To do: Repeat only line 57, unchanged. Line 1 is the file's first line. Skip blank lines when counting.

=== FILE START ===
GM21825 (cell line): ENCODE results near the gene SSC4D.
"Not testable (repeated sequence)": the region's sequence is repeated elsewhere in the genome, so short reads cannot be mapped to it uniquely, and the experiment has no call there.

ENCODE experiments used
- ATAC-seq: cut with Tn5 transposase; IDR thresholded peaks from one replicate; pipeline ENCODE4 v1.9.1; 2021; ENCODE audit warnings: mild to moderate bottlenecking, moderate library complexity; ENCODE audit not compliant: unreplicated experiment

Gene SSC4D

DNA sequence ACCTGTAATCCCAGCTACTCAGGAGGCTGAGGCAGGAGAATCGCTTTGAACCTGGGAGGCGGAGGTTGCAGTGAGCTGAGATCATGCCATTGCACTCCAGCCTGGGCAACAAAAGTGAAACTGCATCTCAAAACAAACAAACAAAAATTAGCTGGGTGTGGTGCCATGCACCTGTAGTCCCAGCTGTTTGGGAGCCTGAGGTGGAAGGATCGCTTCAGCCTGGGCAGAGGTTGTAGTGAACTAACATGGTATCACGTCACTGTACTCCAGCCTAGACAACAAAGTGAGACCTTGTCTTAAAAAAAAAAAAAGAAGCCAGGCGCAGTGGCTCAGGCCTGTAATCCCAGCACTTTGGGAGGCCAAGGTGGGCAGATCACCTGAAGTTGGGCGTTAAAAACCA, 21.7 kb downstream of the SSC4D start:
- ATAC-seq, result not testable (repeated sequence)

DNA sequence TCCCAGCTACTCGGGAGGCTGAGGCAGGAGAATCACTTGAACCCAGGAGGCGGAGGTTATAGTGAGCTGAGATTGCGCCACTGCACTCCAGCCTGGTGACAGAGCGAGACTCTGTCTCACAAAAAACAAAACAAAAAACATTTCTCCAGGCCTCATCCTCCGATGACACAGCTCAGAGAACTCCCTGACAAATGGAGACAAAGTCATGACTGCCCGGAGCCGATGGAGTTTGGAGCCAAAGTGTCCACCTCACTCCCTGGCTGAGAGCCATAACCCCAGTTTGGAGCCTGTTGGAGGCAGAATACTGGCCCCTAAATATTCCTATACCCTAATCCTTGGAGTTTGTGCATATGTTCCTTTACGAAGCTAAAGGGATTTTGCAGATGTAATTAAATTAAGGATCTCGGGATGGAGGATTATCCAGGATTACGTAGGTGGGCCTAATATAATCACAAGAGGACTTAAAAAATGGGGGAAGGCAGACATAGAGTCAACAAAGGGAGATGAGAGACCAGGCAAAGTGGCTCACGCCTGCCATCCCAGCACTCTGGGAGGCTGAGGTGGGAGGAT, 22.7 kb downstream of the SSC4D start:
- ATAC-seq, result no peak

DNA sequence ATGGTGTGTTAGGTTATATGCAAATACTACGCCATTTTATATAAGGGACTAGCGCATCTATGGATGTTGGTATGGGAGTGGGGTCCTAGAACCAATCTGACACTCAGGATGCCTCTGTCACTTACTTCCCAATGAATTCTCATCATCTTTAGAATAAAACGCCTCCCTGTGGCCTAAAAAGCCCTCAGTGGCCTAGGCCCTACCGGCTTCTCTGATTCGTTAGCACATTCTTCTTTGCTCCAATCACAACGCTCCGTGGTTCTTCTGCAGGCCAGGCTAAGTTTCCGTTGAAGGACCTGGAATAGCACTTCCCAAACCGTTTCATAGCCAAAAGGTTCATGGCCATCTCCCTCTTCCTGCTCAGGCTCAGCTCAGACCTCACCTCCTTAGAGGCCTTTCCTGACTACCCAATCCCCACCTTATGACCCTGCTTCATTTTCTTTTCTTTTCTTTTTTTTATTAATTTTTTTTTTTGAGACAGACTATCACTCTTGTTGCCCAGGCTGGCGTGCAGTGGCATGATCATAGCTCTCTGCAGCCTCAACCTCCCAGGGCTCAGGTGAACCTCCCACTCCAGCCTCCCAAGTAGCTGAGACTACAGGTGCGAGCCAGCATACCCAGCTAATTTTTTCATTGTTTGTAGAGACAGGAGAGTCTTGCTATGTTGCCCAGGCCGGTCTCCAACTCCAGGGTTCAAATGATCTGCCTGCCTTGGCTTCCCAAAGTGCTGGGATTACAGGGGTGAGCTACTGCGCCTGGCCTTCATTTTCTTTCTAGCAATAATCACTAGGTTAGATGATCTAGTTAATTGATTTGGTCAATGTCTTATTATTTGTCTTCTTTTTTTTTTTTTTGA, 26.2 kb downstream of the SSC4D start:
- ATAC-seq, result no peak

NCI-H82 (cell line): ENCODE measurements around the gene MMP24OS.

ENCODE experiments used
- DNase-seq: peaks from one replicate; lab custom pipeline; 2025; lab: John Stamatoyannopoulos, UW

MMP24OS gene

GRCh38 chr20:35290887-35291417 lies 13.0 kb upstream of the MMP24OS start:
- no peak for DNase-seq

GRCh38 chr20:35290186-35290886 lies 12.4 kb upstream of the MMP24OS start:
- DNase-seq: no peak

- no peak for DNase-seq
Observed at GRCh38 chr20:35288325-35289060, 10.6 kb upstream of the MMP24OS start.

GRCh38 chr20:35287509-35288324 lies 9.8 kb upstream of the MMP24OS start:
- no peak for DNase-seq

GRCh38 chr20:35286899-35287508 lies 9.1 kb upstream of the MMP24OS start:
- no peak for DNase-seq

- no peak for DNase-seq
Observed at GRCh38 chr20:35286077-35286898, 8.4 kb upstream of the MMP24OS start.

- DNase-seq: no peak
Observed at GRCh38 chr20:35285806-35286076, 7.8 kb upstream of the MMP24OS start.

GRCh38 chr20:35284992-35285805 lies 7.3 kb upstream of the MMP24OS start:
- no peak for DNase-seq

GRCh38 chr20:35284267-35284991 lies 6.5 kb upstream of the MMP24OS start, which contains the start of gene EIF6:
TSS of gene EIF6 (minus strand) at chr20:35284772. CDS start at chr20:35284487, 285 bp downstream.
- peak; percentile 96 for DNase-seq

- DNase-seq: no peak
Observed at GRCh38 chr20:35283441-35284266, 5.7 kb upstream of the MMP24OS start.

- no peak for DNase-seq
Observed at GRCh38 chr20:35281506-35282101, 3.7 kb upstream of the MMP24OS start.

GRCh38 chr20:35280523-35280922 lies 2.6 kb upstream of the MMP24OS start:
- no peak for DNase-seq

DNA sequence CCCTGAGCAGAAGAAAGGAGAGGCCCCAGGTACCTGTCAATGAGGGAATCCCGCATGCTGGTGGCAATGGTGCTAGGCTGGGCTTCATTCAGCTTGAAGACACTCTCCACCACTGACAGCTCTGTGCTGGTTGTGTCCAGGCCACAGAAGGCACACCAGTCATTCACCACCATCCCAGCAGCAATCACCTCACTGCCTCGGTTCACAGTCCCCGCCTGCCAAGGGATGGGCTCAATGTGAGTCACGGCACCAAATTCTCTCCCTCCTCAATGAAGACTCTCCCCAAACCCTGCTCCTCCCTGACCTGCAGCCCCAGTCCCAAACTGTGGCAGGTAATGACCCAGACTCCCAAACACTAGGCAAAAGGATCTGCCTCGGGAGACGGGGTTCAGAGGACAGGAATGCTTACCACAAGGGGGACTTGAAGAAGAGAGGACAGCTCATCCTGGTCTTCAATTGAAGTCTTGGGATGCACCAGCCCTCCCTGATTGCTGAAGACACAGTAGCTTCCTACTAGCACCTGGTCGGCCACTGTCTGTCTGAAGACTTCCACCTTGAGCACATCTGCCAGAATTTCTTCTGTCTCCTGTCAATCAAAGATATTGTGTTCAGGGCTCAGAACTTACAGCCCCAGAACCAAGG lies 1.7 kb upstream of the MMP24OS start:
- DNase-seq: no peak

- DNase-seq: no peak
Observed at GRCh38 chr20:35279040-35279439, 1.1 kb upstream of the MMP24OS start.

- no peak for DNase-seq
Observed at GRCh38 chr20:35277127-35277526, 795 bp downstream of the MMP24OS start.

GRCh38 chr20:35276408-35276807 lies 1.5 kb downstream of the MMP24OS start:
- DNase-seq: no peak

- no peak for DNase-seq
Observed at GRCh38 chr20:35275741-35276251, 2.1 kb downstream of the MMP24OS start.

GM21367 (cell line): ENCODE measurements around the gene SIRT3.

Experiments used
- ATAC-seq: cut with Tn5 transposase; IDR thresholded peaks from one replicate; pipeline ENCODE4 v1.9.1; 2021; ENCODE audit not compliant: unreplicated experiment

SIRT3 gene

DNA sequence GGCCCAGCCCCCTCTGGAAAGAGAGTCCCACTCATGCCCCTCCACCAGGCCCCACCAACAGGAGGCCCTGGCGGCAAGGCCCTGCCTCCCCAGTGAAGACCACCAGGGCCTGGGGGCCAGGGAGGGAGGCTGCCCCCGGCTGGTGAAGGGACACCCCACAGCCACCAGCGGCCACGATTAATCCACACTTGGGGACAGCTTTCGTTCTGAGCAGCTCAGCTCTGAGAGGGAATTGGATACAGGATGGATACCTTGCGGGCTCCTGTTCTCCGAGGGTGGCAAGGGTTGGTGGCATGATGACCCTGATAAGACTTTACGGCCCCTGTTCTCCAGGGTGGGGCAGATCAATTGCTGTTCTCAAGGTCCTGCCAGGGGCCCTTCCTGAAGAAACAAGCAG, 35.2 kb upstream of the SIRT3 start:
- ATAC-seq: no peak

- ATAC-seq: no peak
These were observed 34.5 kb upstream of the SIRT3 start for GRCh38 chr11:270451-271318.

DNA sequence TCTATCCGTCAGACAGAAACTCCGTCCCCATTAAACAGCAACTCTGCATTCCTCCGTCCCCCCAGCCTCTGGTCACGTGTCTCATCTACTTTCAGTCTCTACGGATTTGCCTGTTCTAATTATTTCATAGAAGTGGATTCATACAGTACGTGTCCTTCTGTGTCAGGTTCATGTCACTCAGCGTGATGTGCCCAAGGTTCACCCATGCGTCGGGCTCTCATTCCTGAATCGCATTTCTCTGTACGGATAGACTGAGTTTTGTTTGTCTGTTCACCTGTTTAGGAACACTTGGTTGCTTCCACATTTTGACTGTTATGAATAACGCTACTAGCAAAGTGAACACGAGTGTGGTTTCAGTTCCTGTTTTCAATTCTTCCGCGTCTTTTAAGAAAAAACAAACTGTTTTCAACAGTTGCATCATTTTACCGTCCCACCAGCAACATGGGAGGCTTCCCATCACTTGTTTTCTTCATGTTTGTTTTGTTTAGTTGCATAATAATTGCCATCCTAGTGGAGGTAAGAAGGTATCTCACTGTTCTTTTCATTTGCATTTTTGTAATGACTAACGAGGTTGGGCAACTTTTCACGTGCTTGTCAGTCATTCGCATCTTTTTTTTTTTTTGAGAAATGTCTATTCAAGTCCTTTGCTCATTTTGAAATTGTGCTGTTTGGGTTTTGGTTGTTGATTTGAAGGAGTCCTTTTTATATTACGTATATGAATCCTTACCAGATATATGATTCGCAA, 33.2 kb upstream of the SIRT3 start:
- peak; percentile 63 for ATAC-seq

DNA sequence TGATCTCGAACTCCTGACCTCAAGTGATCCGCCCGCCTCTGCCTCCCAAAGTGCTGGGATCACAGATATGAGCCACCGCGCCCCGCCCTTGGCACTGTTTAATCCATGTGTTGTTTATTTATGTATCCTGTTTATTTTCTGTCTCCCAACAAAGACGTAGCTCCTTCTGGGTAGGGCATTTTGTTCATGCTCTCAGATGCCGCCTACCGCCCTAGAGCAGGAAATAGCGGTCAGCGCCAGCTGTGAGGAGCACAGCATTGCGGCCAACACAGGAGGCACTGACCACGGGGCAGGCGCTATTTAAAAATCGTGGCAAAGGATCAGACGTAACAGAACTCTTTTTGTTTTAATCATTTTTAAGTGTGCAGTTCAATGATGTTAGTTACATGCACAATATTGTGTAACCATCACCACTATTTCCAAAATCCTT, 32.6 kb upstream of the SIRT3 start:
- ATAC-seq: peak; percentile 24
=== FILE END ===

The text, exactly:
- ATAC-seq: no peak